The opening ‘Taikatalvi’ (“Magic of the winter”) is male vocal driven, sung in Finnish, a tender song with Folkloric elements together with an understated and charming atmosphere. Its piano, gentle bells all add to a feeling that the voice of our protagonist’s father is singing a lullaby to him when he was a child, all of it is beautifully done. The Folksy element also underlined that amongst NIGHWISH’s guess musician was Troy Donockly on Irish pipes. What is commendable is that this is not whipped into a Celtic frenzy; it’s just on a right edge of a “flavour”. With ‘Storytime’ it breaks into a hard territory; the metal riffs that give the album a harsher edge throughout the many songs within it are perfectly fusing with the fantastical mix of their styles. The interaction between Olzon’s and male vocals give many of them a further edge, an immediacy, urgency, passion, struggle and tension. As you would also expect their collaboration with London Philharmonic Orchestra directed by Pip Williamson constitutes a large role, furthering the cinematic feel (after all, NIGHTWISH is heavily influenced by film scores). ‘Slow Love Slow’ is beautifully jazzy and lets Olzon’s vocal really shine (and smack all the naysayers on their badmouthing lips); it’s just a very gorgeous song and one to come back to over and over again.

I also love many effects on the album - like a ticking of a large clock at the end of this song. One of those where the Celtic feel is evoked the most is a belter ‘I Want My Tears Back’, but again, luckily it’s not overdone. ‘Arabesque’ is a brilliant instrumental, putting focus on the drums and percussions, the choir-like vocal innuendos only there as if another instrument, whereas in ‘The Crow, the Owl and the Dove’ you’ll marvel at the beauty of softer guitars. It’s also one of the more sentimental pieces on the album. ‘Last Ride of the Day’ with its kind of recite-singing nature gets you ready for the next one which is rounded around Walt Whitman’s poem ‘Song Of Myself’. A song massive in scope as if you stared at the eves of Notre Dame transported into a Gothic film - that impressive feeling of spaciousness mixed with magnitude of a man’s dream to replicate (or restore) the magnificence of heaven to Earth. The choir and the heavy riffs are just perfect together, and foreboding, cutting and creating great blast of energy by themselves at the same time and softened by the poem’s recitation and music alike, perfectly juxtaposing the layered nature of the song. In complexity and scope it’s the best to represent the album itself.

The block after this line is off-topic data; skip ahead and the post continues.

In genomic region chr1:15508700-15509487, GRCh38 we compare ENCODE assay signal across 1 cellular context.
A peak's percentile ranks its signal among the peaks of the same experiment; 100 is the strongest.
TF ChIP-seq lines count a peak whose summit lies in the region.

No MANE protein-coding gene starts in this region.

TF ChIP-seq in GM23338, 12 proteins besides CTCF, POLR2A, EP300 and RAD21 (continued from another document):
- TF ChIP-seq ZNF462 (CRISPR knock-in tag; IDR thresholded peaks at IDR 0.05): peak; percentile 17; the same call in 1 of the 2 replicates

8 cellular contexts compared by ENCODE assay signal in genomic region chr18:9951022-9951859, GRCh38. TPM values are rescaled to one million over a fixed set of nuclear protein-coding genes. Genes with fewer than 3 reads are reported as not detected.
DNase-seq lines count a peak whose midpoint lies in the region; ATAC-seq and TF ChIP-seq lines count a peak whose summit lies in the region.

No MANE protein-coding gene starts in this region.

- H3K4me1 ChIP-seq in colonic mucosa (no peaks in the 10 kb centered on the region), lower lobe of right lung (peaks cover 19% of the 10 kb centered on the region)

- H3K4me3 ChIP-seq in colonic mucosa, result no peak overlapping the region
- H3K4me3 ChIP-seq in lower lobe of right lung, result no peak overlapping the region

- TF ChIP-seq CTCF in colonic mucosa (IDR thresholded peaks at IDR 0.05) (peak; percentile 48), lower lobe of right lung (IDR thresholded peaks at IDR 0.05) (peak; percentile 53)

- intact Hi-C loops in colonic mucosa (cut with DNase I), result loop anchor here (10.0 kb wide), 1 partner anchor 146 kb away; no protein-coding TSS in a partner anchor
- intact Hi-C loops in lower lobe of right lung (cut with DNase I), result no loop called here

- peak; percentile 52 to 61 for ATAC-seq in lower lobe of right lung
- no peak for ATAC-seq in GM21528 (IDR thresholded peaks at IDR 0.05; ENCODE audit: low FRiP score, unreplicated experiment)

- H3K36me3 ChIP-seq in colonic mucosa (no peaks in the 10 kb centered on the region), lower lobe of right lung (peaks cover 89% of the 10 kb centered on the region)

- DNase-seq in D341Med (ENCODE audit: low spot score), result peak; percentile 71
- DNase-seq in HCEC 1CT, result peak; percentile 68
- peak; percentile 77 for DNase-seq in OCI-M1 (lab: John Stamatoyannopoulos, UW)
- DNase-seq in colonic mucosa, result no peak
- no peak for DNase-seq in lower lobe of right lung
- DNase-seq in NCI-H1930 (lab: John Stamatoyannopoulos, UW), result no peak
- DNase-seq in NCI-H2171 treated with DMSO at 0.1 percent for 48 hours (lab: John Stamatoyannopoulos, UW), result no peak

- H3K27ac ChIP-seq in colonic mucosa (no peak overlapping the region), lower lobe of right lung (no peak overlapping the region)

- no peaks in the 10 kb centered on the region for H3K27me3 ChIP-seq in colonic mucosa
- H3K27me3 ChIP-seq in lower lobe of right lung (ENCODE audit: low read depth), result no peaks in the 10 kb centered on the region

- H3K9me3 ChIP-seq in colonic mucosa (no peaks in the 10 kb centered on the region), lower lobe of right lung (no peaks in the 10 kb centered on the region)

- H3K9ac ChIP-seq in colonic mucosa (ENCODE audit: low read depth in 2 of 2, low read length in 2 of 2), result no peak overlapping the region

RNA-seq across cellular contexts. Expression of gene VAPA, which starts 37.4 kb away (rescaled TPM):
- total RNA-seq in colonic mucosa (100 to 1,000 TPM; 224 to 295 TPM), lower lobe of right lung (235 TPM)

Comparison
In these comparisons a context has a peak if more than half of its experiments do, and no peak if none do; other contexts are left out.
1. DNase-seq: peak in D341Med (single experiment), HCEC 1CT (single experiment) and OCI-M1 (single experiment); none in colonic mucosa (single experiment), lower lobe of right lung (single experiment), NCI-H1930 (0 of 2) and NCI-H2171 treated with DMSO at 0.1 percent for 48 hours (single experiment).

The band sees ‘Imaginaerum’ as their Magnum Opus, whilst I see that they are justified as this album does have all that makes a masterpiece, which sets the bar very high indeed, personally I would like it to be only a beginning part of Opera Magna. Mostly because it’s like a film or book, a moment in your own imagination, you wish never to stop...


01. Taikatalvi - 2:35
02. Storytime- 5:22
03. Ghost River - 5:28
04. Slow, Love, Slow - 5:51
05. I Want My Tears Back - 5:08
06. Scaretale - 7:32
07. Arabesque (instrumental) - 2:57
08. Turn Loose the Mermaids - 4:20
09. Rest Calm - 7:03
10. The Crow, the Owl and the Dove - 4:10
11. Last Ride of the Day - 4:33
12. Song of Myself - 13:37
13. Imaginaerum (instrumental) - 6:18


Anette Olzon – vocals
Tuomas Holopainen – keyboards, songwriting
Emppu Vuorinen – guitars
Marco Hietala – bass, vocals
Jukka Nevalainen – drums, percussions

Websites /

Cover Picture

nightwish imaginaerum


Music: 10
Sound: 10
Total: 10 / 10